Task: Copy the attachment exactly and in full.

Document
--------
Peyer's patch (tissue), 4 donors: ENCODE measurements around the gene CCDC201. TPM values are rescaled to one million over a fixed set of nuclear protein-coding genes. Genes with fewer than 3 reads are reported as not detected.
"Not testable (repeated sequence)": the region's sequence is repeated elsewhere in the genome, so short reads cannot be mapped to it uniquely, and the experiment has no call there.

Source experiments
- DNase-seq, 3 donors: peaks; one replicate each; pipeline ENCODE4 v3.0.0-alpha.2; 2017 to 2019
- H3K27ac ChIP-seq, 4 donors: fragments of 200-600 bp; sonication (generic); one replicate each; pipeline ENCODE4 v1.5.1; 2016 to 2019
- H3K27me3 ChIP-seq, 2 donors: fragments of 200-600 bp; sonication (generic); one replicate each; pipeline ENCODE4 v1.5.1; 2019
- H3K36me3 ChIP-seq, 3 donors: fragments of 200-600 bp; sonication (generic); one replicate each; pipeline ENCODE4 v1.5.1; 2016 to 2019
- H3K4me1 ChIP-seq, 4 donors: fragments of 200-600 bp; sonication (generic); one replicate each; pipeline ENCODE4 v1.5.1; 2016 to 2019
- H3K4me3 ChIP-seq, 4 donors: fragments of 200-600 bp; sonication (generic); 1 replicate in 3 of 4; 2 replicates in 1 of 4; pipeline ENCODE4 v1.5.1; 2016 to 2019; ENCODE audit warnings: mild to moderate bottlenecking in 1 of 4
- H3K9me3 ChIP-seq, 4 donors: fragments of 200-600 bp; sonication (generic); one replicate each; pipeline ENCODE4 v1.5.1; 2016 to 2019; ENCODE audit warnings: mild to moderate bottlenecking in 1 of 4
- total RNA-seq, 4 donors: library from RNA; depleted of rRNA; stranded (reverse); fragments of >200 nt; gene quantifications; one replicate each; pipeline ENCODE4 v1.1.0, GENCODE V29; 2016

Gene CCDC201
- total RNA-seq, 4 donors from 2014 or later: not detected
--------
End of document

Peyer's patch (tissue), 4 donors: ENCODE measurements around the gene CCDC201. TPM values are rescaled to one million over a fixed set of nuclear protein-coding genes. Genes with fewer than 3 reads are reported as not detected.
"Not testable (repeated sequence)": the region's sequence is repeated elsewhere in the genome, so short reads cannot be mapped to it uniquely, and the experiment has no call there.

Source experiments
- DNase-seq, 3 donors: peaks; one replicate each; pipeline ENCODE4 v3.0.0-alpha.2; 2017 to 2019
- H3K27ac ChIP-seq, 4 donors: fragments of 200-600 bp; sonication (generic); one replicate each; pipeline ENCODE4 v1.5.1; 2016 to 2019
- H3K27me3 ChIP-seq, 2 donors: fragments of 200-600 bp; sonication (generic); one replicate each; pipeline ENCODE4 v1.5.1; 2019
- H3K36me3 ChIP-seq, 3 donors: fragments of 200-600 bp; sonication (generic); one replicate each; pipeline ENCODE4 v1.5.1; 2016 to 2019
- H3K4me1 ChIP-seq, 4 donors: fragments of 200-600 bp; sonication (generic); one replicate each; pipeline ENCODE4 v1.5.1; 2016 to 2019
- H3K4me3 ChIP-seq, 4 donors: fragments of 200-600 bp; sonication (generic); 1 replicate in 3 of 4; 2 replicates in 1 of 4; pipeline ENCODE4 v1.5.1; 2016 to 2019; ENCODE audit warnings: mild to moderate bottlenecking in 1 of 4
- H3K9me3 ChIP-seq, 4 donors: fragments of 200-600 bp; sonication (generic); one replicate each; pipeline ENCODE4 v1.5.1; 2016 to 2019; ENCODE audit warnings: mild to moderate bottlenecking in 1 of 4
- total RNA-seq, 4 donors: library from RNA; depleted of rRNA; stranded (reverse); fragments of >200 nt; gene quantifications; one replicate each; pipeline ENCODE4 v1.1.0, GENCODE V29; 2016

Gene CCDC201
- total RNA-seq, 4 donors from 2014 or later: not detected